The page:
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Problem - Stateless session bean using local interfaces, Weblogic 7.0

Prasanna Wamanacharya
Ranch Hand

Joined: Apr 24, 2001
Posts: 143
Hi,
I am getting foll. error message when trying to access a stateless session bean using local interfaces deployed in Weblogic 7.0.
------------------------------------------------
javax.naming.LinkException: . Root exception is javax.naming.NameNotFoundException: Unable to resolve 'app/ejb/TestEjbLocal.jar#TestEJBLocal/local-home' Resolved: 'app/ejb' Unresolved:'TestEjbLocal.jar#TestEJBLocal' ; remaining
name 'TestEjbLocal.jar#TestEJBLocal/local-home'
<<no stack trace available>>
------------------------------------------------
The EJB name is showing bound properly in the JNDI tree.
I am able to access an EJB using the remote interfaces without any problem.
There is one more difficulty I am facing. From a jsp file, I am using a java class to perform lookup and call a method in the EJB.
Even after deploying the EJB through the console, is it required that the individual .class files (Home, Remote, Implementation) be present in the WEB-INF classes folder. If I remove the classes, I get an error message saying that the required classes were not found.
Thanks in advance
Prasanna.
Sai Prasad
Ranch Hand

Joined: Feb 25, 2002
Posts: 560
I haven't tried local interfaces yet. But I can comment on accessing EJBs from webapp.
What you are experiencing is the well known CLASSPATH issue and the classloaders loading various classes. If you can deploy the EJBs in jar file, the webapp classes can use the EJB using home,remote interfaces. There is no need to have the EJB implementation classes in webapp lib folder.
Rama Raghavan
Ranch Hand

Joined: Aug 22, 2001
Posts: 116
To access using local interface, package ejb component and web component into an ear.
Class loader hierarcy has its role, but I never understood why this restriction even though it is from within the same jvm.
Experts ?
Aaron Mulder
Author
Ranch Hand

Joined: Feb 25, 2003
Posts: 65
It doesn't really matter what JVM something is in, it matters what class loader it was loaded from. In a typical J2SE app, everything is loaded from the system class loader, so those are pretty much equivalent. In J2EE apps, there are usually lots of class loaders kicking around.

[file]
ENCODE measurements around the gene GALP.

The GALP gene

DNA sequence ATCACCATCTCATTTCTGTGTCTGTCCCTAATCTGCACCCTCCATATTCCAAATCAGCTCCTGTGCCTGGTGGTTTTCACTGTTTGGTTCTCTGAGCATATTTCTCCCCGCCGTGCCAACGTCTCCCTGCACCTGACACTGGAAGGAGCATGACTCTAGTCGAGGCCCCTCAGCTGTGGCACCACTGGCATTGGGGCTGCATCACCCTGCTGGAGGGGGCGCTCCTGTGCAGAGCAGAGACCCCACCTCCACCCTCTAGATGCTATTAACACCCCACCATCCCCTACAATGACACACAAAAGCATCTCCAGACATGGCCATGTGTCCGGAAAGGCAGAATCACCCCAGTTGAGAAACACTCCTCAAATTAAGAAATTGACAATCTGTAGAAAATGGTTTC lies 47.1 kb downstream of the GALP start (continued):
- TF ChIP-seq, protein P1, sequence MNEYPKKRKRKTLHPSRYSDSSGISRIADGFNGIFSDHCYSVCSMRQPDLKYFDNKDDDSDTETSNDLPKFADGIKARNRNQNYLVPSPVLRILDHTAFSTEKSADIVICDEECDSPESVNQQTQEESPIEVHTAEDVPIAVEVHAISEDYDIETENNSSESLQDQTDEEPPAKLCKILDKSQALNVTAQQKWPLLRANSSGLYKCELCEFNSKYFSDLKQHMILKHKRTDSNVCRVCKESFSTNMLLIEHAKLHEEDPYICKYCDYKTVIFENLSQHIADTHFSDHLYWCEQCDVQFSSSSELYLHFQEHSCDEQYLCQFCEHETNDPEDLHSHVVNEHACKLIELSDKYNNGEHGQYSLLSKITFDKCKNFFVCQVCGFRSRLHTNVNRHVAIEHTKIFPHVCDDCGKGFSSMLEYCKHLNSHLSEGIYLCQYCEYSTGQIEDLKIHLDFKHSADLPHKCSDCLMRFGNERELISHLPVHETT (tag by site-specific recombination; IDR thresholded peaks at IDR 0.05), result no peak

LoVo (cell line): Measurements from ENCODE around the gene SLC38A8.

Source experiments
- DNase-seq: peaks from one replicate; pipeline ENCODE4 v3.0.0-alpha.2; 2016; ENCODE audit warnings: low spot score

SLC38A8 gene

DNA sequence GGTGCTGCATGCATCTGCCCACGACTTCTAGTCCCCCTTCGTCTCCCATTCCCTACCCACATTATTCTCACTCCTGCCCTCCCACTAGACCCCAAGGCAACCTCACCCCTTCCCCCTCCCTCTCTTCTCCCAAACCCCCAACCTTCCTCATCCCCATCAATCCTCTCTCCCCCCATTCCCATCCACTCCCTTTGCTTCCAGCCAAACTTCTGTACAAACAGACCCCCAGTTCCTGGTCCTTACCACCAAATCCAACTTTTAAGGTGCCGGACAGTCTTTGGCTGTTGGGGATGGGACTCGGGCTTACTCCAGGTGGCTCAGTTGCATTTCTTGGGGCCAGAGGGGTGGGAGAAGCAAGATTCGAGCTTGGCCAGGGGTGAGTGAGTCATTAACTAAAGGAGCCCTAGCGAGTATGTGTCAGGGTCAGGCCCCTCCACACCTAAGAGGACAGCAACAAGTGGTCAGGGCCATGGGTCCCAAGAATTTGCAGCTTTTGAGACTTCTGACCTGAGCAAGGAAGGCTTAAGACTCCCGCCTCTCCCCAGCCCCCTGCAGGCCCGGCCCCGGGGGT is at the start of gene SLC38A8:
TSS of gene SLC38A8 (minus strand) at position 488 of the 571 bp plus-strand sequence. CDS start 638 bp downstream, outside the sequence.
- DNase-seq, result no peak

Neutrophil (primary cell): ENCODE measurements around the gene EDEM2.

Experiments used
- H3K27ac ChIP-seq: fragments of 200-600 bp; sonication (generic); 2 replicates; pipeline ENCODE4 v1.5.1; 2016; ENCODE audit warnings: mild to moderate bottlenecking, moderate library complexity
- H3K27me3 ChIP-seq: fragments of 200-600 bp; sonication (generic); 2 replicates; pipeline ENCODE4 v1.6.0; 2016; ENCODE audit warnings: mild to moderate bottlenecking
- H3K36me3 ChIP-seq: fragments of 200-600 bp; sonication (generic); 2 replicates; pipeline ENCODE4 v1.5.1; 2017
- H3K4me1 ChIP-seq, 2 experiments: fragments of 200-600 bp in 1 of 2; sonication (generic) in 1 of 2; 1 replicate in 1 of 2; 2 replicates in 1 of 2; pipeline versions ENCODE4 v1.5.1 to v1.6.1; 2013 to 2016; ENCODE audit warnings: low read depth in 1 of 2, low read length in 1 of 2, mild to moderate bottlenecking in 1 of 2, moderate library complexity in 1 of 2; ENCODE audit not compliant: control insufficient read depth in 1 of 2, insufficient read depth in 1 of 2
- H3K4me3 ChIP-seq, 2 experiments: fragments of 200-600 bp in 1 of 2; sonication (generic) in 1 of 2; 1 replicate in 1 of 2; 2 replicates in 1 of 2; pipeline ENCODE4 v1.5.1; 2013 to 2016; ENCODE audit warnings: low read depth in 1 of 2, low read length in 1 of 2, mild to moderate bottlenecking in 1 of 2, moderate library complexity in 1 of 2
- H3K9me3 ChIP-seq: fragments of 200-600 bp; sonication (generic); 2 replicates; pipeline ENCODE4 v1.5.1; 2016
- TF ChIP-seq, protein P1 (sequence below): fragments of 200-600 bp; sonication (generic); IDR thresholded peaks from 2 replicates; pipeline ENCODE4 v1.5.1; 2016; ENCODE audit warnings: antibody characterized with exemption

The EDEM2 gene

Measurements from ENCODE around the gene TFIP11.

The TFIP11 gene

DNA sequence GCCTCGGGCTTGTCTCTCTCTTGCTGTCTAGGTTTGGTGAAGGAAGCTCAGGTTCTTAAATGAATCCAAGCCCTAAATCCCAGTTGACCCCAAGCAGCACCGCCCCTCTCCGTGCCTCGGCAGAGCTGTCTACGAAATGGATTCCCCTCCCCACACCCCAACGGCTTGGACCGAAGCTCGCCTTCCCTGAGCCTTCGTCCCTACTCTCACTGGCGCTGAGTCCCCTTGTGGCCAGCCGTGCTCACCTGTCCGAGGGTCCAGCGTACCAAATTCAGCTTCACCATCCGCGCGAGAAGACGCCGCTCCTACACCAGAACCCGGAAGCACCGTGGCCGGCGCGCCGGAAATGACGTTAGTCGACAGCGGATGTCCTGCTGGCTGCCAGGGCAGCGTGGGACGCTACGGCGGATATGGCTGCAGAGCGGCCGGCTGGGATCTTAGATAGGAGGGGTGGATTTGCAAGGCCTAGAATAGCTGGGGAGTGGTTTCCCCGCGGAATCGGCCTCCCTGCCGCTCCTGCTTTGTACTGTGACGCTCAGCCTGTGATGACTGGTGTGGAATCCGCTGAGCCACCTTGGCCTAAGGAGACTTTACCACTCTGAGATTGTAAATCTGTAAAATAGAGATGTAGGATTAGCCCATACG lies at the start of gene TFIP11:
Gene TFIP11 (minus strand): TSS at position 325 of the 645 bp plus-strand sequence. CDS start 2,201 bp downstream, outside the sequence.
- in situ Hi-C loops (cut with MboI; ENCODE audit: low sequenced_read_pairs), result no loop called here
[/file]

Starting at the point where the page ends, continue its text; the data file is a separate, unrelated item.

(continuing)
It's actually desirable that different apps use different class loaders. One reason is that the only way to redeploy an app is to trash it's class loader and load the app again in a new CL. If all apps used the same CL, reloading one would force all the others to reload. Also, using different CLs lets different apps use different versions of the same class, or two different classes with the same name, etc. Plus, you probably don't want a malicious class in one app to be able to paw through the classes for another app. Or server classes, for that matter, which is why server classes are often in a CL off the beaten path for apps.
One key concept is that CLs are arranged in a tree, and a class in a CL can see classes in its parent CL (closer to the root/system/bootstrap class loader), but not in any child CLs.
Now, the WebLogic structure has a fairly reasonable class loader arrangement for classes in an EAR. The EJB CL is the parent of the web app CL. This means that classes in the web app can see classes in the EJB JARs, but not vice versa. In other words, a servlet or JSP can invoke an EJB, but an EJB cannot invoke a servlet. Also, since the web app and EJBs are in different CLs, you can reload the web app without needing to reload the EJBs.
When the JSPs and EJBs aren't in an EAR, the server assumes that they represent different applications, so they are compartmentalized and calls to local interfaces won't work.
Probably more than you wanted to know.


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Chris Mathews
Ranch Hand

Joined: Jul 18, 2001
Posts: 2712
Originally posted by Aaron Mulder:
Now, the WebLogic structure has a fairly reasonable class loader arrangement for classes in an EAR. The EJB CL is the parent of the web app CL. This means that classes in the web app can see classes in the EJB JARs, but not vice versa. In other words, a servlet or JSP can invoke an EJB, but an EJB cannot invoke a servlet. Also, since the web app and EJBs are in different CLs, you can reload the web app without needing to reload the EJBs.

This also causes some headaches from a deployment standpoint since many times you have objects that are passed between the EJB Layer and the Web Layer. The class definitions for these objects must be in a place that is accessible to both the EJB CL and the Web CL.
The classes can't go in the web app since the EJB CL can't see them. In this case you are left with basically three options:
1) Put all shared classes on the WebLogic CLASSPATH.
2) Put all shared classes in each ejb-jar.
3) Put all shared classes in a jar in the ear and place a manifest dependency between each ejb-jar and the shared jar.
Option 1 is probably the simplest, however it prevents dynamic reloading of the shared classes.
Option 2 is fairly easy, however it requires all ejbs to be redeployed if a single shared class changes and offers room for error if all ejb-jars are not updated.
Option 3 is the recommended solution and is required behavior in J2EE 1.3. However, not all tools support the manifest entry so it may be a pain to configure automatic builds. For these purposes I highly recommend Apache Ant.